Lee, D.Y., Sohn, N. H., & Park, S. H. (2004). Adolescents' peer-rated mental health, peer-acceptance, and irrational beliefs. Psychological Reports, 94, 1144-1148. Lyons, L. C., & Woods, P. J. (i99i). The efficacy of rational-emotive therapy: A quantitative review of the outcome research. Clinical Psychology Review, ii, 357-369. Master, S., & Miller, S. (1991). A test of RET theory using an RET theorybased mood induction procedure: The rationality of thinking rationally. Cognitive Therapy r Research, 15, 491-502. McDuff, A. C., & Dryden, W. (1998). RE BT and emotion: i. A role-play experiment using a shame/disappointment scenario to investigate the effects of rational, irrational, and indifference beliefs on inferences and action tendencies. Journal of RationalEmotive r Cognitive-Behavior Therapy, 16, 235-254. Misfud, C., & Rapee, R.A. (2005). Early intervention for childhood anxiety in a school setting: Outcomes for an economically disadvantaged population. Journal of the American Academy of Child and Adolescent Psychiatry, 44, 996-1004. Nielsen, D. M., Horan, J. J., Keen, B., Cox-St. Peter, C., Dyche-Ceperich, S., & Ostlund, D. (1996). An attempt to improve self-esteem by modifying specific irrational beliefs. Journal of Cognitive Psychotherapy: An International Quarterly, 10, 137-149Raimy, V. (2004). Misconceptions and the cognitive therapies. In A. Freeman, M. J. Mahoney, P. DeVito, & D. Martin (Eds.), Cognition and psychotherapy (2nd ed., pp. 165-184). New York: Springer. Schiraldi, G. R., & Brown, S. L. (2001). Primary prevention for mental health: Results of an exploratory cognitive-behavioral college course. Journal of Primary Prevention, 22, 55-67Silverman, S., & DiGiuseppe, R. (2001). Cognitive-behavioral constructs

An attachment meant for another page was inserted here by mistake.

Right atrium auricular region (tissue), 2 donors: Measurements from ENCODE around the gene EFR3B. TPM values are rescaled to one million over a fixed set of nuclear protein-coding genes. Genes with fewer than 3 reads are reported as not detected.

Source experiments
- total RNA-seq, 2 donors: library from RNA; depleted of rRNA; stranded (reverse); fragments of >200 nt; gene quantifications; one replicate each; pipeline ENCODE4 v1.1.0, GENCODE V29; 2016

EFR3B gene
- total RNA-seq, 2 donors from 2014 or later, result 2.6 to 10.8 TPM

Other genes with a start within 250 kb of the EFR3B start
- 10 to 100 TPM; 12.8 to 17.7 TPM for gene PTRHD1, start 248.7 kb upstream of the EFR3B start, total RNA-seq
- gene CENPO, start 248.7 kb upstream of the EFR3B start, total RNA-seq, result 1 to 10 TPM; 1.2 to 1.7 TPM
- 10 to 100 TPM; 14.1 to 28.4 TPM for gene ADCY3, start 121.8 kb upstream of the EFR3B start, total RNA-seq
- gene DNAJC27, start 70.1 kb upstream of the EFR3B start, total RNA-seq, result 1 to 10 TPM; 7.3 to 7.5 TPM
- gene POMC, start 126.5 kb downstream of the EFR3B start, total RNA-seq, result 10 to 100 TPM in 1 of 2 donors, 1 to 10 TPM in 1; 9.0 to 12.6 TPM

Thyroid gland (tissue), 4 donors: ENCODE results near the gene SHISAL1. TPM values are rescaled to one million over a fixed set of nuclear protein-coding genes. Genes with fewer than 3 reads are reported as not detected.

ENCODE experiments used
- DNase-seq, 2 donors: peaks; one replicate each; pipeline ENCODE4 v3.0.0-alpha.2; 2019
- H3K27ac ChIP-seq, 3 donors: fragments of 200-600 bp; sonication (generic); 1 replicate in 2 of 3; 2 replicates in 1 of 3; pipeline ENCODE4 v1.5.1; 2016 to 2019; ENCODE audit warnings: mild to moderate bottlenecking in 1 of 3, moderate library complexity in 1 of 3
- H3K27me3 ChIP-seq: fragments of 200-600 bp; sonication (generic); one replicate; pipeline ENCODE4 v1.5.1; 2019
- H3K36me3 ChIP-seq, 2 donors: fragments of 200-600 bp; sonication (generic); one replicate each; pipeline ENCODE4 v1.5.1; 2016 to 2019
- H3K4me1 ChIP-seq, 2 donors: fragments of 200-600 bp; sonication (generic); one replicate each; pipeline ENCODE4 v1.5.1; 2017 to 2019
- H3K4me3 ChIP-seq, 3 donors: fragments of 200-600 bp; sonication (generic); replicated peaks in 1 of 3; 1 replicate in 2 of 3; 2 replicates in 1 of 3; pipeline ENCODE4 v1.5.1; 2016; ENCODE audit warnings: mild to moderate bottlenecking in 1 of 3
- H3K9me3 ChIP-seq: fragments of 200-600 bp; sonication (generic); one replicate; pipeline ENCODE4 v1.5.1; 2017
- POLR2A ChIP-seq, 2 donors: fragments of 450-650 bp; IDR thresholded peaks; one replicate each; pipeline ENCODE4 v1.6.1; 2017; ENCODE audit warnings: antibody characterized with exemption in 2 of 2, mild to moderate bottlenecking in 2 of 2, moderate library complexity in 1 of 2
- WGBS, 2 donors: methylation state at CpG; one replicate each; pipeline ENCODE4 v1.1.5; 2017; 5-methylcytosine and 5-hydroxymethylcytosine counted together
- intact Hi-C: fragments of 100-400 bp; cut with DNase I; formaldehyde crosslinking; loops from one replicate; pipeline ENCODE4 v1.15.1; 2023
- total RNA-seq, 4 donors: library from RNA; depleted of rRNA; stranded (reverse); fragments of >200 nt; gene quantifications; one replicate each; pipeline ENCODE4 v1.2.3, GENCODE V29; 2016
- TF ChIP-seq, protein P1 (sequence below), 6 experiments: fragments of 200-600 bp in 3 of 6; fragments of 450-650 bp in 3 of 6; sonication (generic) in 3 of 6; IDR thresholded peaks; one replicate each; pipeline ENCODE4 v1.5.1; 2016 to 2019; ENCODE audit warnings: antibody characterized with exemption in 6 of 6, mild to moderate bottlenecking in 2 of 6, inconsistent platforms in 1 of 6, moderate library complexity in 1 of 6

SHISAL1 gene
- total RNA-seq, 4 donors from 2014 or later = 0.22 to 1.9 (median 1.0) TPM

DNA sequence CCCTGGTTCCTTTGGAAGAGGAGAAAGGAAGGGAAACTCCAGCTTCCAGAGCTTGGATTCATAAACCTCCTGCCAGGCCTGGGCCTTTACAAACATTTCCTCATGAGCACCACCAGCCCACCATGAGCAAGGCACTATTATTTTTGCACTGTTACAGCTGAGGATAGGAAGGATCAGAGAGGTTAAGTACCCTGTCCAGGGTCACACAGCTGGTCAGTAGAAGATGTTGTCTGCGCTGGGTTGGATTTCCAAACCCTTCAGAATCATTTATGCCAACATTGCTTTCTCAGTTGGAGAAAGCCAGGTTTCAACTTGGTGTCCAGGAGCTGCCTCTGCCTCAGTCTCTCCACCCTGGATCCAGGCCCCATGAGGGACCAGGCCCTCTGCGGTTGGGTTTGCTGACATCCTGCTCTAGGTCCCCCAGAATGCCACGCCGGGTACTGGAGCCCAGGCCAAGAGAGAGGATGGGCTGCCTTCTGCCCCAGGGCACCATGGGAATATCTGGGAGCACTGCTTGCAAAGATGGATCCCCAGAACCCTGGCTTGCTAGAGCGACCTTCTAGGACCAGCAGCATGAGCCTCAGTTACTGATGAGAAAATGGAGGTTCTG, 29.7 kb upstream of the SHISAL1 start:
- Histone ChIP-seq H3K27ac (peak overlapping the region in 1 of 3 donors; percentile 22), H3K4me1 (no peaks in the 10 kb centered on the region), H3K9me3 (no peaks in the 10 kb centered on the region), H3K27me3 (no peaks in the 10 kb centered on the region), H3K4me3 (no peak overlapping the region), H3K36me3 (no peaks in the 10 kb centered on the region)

and children's behavioral and emotional problems. Journal of RationalEmotive r CognitiveBehavior Therapy, 19, 119-134• Solomon, A., & Haaga, D. A. F. (1995). Rational emotive behavior therapy research: What we know and what we need to know. Journal of RationalEmotive r CognitiveBehavior Therapy, 13,179-191Tafrate, R., & Kassinove, H. (1998). Anger control in men: Barb exposure with rational, irrational, and irrelevant self-statements. Journal of Cognitive Psychotherapy: An International Quarterly, 12, 187-211. Tan, B.-L. (2004). Irrational beliefs and job stress among occupational therapists in Singapore. British Journal of Occupational Therapy, 67, 303-309. Terjesen, M. D., DiGiuseppe, R., & Gruner, P. (2000). A review of REBT research in alcohol abuse treatment [Special Issue]. Cognitive-behavioral treatment of addictions 18(3, Pt. 1), 165-179Tiba, A. (2003). Rational and irrational beliefs from a neuroscience framework. Romanian Journal of Cognitive e Behavioral Psychotherapies, 3, 61-78. U.S. Department of Health and Human Services (2000, November). Healthy People 2010: Understanding and improving health. Retrieved December 20, 2005, from http://healthypeople.gov/ Document/pdf/uih/2 o louih.pdf. Wallander, J. L., Thompson, R. J., & Alriksson-Schmidt, A. (2003). Psychosocial adjustment of children with chronic physical conditions. In M. C. Roberts (Ed.), Handbook of pediatric psychology (3rd ed., pp. 141158). New York: Guilford Press. Ziegler, D. J. (2003). The concept of psychological health in rational emotive behavior therapy. Journal of Rational-Emotive r CognitiveBehavior Therapy, 21, 2I-36.